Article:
"Armoury now, sir," said Miller in his Kentish accent.
"Let's get to it," nodded Sharpe, the Cockney accent of his childhood tinged with a hint of Yorkshire. "Sooner we get it finished, sooner we can have a rest." The three men put their jackets and shakoes back on, tidied their accoutrements and picked up their rifles. Sharpe hooked on the cheap sabre he'd bought at a post battle auction after Assaye. Working in shirtsleeves was reasonable in the hot storeroom, but the armoury and magazine were on the other side of the parade ground, and even in the 95th, no soldier would be seen on the parade ground in undress. In the store room a certain camaraderie existed between the three men. Outside, in the sun, Sharpe was once again alone, the two NCOs falling in behind him. Even after three years, Sharpe still found these sudden moments of isolation hard.
At the armoury door, the guard saluted, Sharpe returned the salute and ran down the steps. In the armourer's office they put down their weapons, and donned felt bootees over their boots. Sharpe put his lists before the armourer, and enquired as to whether the items were available, or would they have to be ordered. The answers were positive, and the armourer led the way down and unlocked the door to the magazine. Muttering about having other work to do, he left them, locking the door and promising to return as soon as he heard a knock.
The armoury, partly underground, was cooler than the store, but darker. No naked flame was allowed near the battalion's store of black powder and cartridges, so the only light came from a couple of grilles near ceiling level and the solitary safelight behind its glass. As soon as they entered, Miller moved across and checked the safelight candle, his footsteps muffled by the felt slippers which would prevent his feet striking a spark against the stone floor. He nodded to Sharpe: the candle was fairly new and would last for the duration of their work. Sharpe pulled the lists out of his pouch and the four men went to work. The easiest items were the crates of spare rifles and parts. They were heavy, but riflemen looked after their weapons, so a minimum of spares were carried. Loose powder and ball were carried in larger quantities, with patches to provide the tight fit needed for special shots. The largest item by far was the crates and crates of pre-packed cartridges, a measured quantity of powder and a ball in a cartridge of oiled paper. Each crate was lined with multiple layers of oilskin to ensure the cartridges remained dry during storage and transport.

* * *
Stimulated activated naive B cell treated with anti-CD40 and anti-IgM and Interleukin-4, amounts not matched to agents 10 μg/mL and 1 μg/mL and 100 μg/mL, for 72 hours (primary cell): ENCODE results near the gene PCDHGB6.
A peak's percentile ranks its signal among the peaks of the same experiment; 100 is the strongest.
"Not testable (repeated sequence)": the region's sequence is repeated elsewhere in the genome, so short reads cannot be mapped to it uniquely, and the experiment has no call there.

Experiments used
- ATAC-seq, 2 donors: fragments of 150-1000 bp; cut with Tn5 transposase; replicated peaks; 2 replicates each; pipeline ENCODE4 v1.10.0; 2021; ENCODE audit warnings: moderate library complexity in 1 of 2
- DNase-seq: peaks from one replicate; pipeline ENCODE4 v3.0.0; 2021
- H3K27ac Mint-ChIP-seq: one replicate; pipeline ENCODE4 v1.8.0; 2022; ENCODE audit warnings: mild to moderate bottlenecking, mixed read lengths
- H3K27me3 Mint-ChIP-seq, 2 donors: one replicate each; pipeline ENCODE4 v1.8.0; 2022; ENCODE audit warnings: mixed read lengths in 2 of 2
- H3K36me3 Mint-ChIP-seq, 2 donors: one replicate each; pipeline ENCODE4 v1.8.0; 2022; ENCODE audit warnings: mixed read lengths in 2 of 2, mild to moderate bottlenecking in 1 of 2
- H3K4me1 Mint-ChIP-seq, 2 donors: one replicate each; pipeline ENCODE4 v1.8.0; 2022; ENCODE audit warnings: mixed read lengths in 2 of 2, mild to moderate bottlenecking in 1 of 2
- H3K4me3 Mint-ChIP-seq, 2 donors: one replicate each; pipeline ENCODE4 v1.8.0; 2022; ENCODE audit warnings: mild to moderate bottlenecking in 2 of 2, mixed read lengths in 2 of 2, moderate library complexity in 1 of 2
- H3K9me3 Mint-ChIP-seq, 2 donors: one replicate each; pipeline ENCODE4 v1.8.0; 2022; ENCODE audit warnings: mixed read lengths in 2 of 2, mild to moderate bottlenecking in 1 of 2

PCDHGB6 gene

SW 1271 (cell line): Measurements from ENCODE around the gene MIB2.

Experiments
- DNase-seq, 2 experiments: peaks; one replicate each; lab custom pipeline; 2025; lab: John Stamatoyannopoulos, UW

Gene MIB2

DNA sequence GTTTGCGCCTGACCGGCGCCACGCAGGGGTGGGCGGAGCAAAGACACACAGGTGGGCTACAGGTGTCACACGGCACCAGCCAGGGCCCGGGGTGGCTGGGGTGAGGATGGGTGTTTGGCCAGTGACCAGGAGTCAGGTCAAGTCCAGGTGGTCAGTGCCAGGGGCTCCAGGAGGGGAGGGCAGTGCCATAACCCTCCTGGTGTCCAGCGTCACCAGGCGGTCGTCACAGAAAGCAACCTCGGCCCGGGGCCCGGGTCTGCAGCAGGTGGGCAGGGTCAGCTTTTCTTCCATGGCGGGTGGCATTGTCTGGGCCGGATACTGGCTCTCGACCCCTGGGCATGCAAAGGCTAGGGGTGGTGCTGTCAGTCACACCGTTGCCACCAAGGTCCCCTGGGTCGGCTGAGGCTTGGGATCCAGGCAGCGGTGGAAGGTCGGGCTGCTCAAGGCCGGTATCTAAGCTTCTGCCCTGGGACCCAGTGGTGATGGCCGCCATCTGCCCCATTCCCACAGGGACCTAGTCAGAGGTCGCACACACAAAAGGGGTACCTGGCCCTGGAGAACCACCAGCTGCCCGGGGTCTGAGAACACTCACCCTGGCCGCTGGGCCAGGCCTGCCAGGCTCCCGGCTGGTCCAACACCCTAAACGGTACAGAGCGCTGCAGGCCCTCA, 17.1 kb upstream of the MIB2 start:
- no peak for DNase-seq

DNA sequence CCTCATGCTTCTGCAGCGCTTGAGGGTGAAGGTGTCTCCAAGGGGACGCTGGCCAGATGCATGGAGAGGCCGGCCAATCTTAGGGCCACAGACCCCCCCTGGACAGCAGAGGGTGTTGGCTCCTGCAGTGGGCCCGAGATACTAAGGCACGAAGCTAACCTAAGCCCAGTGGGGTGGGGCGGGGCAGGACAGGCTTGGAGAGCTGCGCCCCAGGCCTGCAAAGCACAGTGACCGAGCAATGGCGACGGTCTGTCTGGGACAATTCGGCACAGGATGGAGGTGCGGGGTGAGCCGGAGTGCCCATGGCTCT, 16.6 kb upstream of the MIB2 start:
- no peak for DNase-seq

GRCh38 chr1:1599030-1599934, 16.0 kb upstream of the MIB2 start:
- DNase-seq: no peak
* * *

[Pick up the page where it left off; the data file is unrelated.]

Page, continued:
As Quartermaster, Sharpe was one of the few people authorised to break the seals on the crates. Being well aware of the tricks played with army stores, and the suffering they caused soldiers in the field, Sharpe was conscientious in breaking the seal, unlocking and checking each crate. After each check, he chalked the date on the crate and relocked it. They were nearly at the last crate when Miller asked permission to speak, Sharpe nodded.
"Well we've checked the crates and we've checked they's full, but there ain't no way we can check the quality of the powder in 'em." Sharpe paused, struck by a sudden idea. He looked round at Miller and Simms.
"Mebbe we can. Mebbe we should, at that," he said.
Later that afternoon Sharpe marched into Colonel Wade's office and drew himself up to attention. "Quartermaster's reports, sir," he said, placing the sheaf of papers he'd prepared that day on the Colonel's desk. "Bulk supplies and distribution sir."
"T'ank-you, Mr Sharpe," replied Wade with his slight Irish brogue, placing the papers to one side, "I have every confidence that all will be ordered in the smoothest possible fashion." Sharpe remained standing in front of the Colonel's desk. "Somet'ing else Mr Sharpe?" Sharpe could have sworn there was a twinkle in the depths of the Colonel's eye.
"Yes, sir." Sharpe paused, trying to get the wording right. "I wish to ensure that the cartridges for the Danish expedition are all in prime condition sir."
"And just how do you propose to do that?" The twinkle had deepened, and there was a hint of a smile on the Colonel's lips.
"Test fire a couple o' dozen cartridges from each case, sir. I'll need a written order."
"I wondered how long it would take you to work that one out, Mr Sharpe," replied Wade, reaching for a blank sheet of paper and scribbling a few lines. "Enjoy yourself," he smiled broadly as he handed the order over.
Historical Note: Lt-Col Hamlet Wade was real. He was transferred from 1/95 to become 2/95's founding commander and remained in that post until 1814 (when ill health forced his retirement from active service). He was Irish, he was eccentric, he was cheerful, and the story about he and his sergeant holding targets for each other at 200 yards is TRUE. Harry Smith tells of a meeting with him, during a night march in the Pyrenees. At the time Wade had mislaid his battalion, but was irrepressibly cheerful about it. Since it was partly Harry's fault, he helped the Colonel find them.